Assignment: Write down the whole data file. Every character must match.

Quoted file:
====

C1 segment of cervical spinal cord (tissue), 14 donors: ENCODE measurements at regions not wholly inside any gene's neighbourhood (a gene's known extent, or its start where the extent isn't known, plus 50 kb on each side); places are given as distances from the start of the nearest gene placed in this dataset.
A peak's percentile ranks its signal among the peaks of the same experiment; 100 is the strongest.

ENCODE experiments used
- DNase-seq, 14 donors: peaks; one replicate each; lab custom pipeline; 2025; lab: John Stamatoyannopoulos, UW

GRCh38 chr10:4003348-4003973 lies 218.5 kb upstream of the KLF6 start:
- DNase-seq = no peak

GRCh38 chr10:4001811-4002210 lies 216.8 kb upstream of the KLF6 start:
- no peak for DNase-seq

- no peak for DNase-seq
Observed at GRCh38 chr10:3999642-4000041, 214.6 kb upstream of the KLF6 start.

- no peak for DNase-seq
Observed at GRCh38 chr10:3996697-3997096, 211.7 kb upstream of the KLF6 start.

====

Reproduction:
C1 segment of cervical spinal cord (tissue), 14 donors: ENCODE measurements at regions not wholly inside any gene's neighbourhood (a gene's known extent, or its start where the extent isn't known, plus 50 kb on each side); places are given as distances from the start of the nearest gene placed in this dataset.
A peak's percentile ranks its signal among the peaks of the same experiment; 100 is the strongest.

ENCODE experiments used
- DNase-seq, 14 donors: peaks; one replicate each; lab custom pipeline; 2025; lab: John Stamatoyannopoulos, UW

GRCh38 chr10:4003348-4003973 lies 218.5 kb upstream of the KLF6 start:
- DNase-seq = no peak

GRCh38 chr10:4001811-4002210 lies 216.8 kb upstream of the KLF6 start:
- no peak for DNase-seq

- no peak for DNase-seq
Observed at GRCh38 chr10:3999642-4000041, 214.6 kb upstream of the KLF6 start.

- no peak for DNase-seq
Observed at GRCh38 chr10:3996697-3997096, 211.7 kb upstream of the KLF6 start.